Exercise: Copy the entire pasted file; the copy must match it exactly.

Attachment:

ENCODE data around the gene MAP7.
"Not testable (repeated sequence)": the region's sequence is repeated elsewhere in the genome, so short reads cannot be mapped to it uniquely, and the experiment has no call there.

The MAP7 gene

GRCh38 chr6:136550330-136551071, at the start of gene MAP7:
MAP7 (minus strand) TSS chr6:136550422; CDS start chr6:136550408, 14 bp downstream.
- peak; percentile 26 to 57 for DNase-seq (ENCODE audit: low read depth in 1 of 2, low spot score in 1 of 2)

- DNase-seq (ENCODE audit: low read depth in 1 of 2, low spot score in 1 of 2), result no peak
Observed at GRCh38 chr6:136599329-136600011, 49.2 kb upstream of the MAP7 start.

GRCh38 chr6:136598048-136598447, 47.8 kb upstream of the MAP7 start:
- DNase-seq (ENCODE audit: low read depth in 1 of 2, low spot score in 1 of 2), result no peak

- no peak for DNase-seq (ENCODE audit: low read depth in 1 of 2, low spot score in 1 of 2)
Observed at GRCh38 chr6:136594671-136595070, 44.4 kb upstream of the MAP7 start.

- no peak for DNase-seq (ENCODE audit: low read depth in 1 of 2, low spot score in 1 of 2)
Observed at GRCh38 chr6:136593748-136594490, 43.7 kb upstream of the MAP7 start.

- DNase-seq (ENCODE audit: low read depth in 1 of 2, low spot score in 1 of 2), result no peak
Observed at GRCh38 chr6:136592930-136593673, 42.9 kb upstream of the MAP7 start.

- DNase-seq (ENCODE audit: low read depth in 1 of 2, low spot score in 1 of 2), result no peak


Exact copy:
ENCODE data around the gene MAP7.
"Not testable (repeated sequence)": the region's sequence is repeated elsewhere in the genome, so short reads cannot be mapped to it uniquely, and the experiment has no call there.

The MAP7 gene

GRCh38 chr6:136550330-136551071, at the start of gene MAP7:
MAP7 (minus strand) TSS chr6:136550422; CDS start chr6:136550408, 14 bp downstream.
- peak; percentile 26 to 57 for DNase-seq (ENCODE audit: low read depth in 1 of 2, low spot score in 1 of 2)

- DNase-seq (ENCODE audit: low read depth in 1 of 2, low spot score in 1 of 2), result no peak
Observed at GRCh38 chr6:136599329-136600011, 49.2 kb upstream of the MAP7 start.

GRCh38 chr6:136598048-136598447, 47.8 kb upstream of the MAP7 start:
- DNase-seq (ENCODE audit: low read depth in 1 of 2, low spot score in 1 of 2), result no peak

- no peak for DNase-seq (ENCODE audit: low read depth in 1 of 2, low spot score in 1 of 2)
Observed at GRCh38 chr6:136594671-136595070, 44.4 kb upstream of the MAP7 start.

- no peak for DNase-seq (ENCODE audit: low read depth in 1 of 2, low spot score in 1 of 2)
Observed at GRCh38 chr6:136593748-136594490, 43.7 kb upstream of the MAP7 start.

- DNase-seq (ENCODE audit: low read depth in 1 of 2, low spot score in 1 of 2), result no peak
Observed at GRCh38 chr6:136592930-136593673, 42.9 kb upstream of the MAP7 start.

- DNase-seq (ENCODE audit: low read depth in 1 of 2, low spot score in 1 of 2), result no peak